Keeping in mind that I’ve by no means covered every topic, here’s what I’ve learned about being a good cis partner to trans people I date. Recognize that your partner’s identity may change over time This is important to keep in mind even if you’re dating a cis person, because anyone can discover something new about their gender identity.
I’m dating a cis woman whose partner of nearly a year identified as a cis man for most of their relationship.
He has also told me that he would prefer to have been born in a female body, but he hasn't made up his mind yet whether he would ever want to transition.
I've told him that whatever he decides, I want to be there to support him.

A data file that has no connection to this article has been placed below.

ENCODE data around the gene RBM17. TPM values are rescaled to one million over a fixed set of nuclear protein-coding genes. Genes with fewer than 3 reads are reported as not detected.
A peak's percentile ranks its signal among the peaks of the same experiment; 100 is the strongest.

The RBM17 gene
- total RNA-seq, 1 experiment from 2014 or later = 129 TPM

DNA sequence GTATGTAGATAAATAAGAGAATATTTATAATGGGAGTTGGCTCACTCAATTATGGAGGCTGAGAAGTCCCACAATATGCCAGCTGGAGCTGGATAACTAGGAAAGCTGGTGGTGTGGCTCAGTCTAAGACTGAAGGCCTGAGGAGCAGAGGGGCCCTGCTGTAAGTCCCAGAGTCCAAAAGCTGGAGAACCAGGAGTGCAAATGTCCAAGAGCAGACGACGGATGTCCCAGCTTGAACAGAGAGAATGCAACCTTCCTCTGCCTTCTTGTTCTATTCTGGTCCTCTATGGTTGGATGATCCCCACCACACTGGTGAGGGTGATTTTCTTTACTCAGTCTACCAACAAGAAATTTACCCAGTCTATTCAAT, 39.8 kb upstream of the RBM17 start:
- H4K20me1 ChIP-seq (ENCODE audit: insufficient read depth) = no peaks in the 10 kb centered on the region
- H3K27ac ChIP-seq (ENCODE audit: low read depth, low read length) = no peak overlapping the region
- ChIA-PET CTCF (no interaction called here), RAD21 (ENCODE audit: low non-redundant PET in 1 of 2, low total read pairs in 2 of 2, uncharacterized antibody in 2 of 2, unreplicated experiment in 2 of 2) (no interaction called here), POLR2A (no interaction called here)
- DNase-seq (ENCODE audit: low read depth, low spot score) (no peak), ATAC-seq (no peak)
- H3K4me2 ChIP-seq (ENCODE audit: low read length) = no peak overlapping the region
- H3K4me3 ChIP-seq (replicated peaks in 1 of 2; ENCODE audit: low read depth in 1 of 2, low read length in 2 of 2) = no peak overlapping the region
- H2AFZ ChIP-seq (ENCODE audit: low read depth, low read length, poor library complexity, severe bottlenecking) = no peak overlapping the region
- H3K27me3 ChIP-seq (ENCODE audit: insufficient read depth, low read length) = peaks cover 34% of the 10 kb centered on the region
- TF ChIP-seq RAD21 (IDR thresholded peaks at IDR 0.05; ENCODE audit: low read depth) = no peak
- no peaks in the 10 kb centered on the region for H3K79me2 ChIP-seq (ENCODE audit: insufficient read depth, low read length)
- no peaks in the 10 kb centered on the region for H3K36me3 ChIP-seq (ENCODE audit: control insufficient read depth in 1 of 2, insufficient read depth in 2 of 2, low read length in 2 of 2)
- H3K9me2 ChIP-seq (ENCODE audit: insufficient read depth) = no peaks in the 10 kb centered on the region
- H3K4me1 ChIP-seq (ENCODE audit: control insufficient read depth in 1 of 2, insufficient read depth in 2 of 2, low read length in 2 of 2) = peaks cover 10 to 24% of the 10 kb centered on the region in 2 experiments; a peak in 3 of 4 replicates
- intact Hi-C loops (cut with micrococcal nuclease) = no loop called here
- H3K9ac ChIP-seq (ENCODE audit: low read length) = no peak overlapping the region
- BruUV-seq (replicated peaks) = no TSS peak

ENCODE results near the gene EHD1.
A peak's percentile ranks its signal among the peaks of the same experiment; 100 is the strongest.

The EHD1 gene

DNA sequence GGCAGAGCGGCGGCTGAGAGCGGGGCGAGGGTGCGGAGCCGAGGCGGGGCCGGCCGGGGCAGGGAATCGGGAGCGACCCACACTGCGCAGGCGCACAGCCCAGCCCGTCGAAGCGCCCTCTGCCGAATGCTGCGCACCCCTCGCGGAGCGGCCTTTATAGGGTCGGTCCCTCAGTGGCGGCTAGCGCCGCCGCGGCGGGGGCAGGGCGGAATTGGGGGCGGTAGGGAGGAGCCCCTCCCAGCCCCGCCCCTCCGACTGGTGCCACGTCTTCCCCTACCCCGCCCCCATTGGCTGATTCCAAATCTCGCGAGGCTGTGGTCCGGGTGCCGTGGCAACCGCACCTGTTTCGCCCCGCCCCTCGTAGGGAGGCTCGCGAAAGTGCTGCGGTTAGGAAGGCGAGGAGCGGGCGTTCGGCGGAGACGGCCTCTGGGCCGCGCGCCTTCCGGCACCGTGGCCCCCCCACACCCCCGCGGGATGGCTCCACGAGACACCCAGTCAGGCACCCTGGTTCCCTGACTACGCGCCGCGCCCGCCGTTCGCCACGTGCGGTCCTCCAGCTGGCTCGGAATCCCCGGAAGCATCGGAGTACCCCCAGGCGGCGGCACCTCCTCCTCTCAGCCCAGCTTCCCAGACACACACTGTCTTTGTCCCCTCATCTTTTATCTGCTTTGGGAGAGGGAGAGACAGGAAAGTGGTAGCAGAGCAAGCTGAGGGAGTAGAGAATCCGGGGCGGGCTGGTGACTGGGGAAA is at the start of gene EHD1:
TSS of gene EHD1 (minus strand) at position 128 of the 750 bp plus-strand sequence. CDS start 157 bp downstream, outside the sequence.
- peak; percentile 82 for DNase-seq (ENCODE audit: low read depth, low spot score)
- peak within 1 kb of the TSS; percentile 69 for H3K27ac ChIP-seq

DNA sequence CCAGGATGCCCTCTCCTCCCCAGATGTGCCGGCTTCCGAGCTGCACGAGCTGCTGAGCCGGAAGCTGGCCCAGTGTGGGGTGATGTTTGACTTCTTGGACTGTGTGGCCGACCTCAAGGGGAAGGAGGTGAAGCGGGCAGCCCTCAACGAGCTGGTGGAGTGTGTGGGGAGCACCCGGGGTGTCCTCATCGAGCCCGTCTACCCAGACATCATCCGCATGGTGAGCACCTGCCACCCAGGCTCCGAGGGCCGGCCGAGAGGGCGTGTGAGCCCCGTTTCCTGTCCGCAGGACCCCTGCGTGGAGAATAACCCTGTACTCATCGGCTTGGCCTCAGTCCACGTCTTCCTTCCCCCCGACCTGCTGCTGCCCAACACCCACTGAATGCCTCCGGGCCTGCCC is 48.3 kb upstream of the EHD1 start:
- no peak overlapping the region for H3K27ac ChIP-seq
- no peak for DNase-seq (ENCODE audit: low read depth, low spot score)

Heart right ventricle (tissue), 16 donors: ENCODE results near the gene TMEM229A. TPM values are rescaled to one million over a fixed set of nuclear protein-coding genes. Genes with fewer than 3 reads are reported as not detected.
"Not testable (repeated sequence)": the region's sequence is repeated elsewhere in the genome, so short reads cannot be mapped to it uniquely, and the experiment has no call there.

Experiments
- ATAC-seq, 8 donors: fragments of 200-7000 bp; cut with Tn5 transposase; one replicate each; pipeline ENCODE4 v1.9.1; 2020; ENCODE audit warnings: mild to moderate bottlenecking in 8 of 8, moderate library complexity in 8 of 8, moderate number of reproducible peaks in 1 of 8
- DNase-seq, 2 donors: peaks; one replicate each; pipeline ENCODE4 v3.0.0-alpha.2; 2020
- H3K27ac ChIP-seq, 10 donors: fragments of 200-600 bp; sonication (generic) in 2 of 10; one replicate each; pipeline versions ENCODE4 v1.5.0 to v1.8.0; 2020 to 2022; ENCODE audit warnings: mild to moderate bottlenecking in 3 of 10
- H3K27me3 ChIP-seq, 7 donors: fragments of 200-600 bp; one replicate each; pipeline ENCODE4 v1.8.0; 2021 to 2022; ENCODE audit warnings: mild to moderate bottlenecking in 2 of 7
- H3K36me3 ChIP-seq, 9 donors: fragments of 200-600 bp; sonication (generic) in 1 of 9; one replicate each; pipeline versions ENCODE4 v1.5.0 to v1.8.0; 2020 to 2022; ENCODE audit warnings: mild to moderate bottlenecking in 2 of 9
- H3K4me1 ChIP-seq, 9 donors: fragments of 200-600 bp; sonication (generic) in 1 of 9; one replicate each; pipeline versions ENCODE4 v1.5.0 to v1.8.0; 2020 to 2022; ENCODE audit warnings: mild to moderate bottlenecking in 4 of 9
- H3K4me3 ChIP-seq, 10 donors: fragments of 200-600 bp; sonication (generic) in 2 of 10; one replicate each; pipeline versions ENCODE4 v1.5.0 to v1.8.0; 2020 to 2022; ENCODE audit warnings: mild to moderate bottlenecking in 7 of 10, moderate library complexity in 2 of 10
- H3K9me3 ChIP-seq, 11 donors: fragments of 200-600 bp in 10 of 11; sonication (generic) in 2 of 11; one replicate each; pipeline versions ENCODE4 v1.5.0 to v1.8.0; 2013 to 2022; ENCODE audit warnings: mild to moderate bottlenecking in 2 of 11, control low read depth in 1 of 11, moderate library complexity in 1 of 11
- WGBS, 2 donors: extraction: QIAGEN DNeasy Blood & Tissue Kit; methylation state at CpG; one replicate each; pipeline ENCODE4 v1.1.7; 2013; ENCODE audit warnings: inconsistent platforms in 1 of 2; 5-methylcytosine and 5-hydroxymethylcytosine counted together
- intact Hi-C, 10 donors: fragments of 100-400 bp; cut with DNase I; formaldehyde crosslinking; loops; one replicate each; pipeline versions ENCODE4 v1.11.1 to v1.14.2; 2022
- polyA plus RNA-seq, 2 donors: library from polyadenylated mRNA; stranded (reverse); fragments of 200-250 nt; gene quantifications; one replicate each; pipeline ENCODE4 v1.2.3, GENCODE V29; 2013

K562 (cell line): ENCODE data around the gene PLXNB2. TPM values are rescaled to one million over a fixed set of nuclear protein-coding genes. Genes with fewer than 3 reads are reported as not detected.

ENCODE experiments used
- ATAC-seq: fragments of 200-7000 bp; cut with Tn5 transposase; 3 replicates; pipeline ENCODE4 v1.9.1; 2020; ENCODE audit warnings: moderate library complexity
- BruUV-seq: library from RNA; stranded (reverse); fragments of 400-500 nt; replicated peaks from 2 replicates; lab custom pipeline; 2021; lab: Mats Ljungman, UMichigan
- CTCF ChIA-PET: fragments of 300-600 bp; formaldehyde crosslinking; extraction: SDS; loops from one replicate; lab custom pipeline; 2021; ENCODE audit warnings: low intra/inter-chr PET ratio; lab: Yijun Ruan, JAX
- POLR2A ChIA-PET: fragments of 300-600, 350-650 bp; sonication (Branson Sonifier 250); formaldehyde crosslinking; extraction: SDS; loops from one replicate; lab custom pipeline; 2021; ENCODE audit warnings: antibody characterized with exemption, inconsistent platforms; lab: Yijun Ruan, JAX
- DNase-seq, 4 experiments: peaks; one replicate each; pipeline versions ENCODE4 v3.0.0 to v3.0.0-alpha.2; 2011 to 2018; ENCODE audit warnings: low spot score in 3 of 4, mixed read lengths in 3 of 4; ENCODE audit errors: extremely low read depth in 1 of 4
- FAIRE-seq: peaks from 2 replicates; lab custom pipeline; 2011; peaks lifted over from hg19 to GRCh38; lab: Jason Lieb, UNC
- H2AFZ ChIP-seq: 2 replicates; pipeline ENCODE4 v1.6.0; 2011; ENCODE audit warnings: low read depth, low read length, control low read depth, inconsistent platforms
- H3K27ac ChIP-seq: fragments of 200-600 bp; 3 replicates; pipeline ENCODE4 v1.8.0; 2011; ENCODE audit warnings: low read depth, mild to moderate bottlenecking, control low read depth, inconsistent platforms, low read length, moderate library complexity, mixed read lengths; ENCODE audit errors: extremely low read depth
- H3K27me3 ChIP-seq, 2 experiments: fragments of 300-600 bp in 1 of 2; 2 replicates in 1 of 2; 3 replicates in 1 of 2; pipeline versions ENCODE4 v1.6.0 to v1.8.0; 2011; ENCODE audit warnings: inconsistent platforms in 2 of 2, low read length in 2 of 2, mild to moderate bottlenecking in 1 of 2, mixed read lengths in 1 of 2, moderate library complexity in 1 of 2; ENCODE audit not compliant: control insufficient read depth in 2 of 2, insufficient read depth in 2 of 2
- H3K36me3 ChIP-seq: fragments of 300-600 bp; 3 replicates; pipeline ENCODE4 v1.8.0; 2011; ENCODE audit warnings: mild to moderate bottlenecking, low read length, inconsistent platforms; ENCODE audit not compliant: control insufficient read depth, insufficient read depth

He tells me that he prefers gender neutral pronouns, but that he's used to being referred to as male, and is not offended when that happens.14 August 2011 So maybe you're attracted to people outside of the gender binary.Maybe you're wondering how you go about loving a person who categorizes themself as genderqueer, gender non-conforming, transgender, transmasculine or transfeminine, agender, androgynous, bigendered, or perhaps no category at all.It wasn’t my transition that was the problem – it was my partner’s lack of understanding and empathy for what I was going through.Rejecting our transition is rejecting who we are on a deep and essential level, and the pain that comes with that can be agonizing.But respecting your partner’s changing identity is key to maintaining a healthy relationship, and my girlfriend has been learning to embrace her partner’s feminine identity as it develops alongside their masculine identity. Correct people who misgender your partner I run into this issue a lot, because my partner uses they/their/them pronouns, and many people are not familiar with using the singular they as a gender-neutral pronoun for people they know. I talk about my partner with the correct pronouns, but most everyone knows I’m queer and automatically uses “she” to refer to them because they think I only date female-identified people.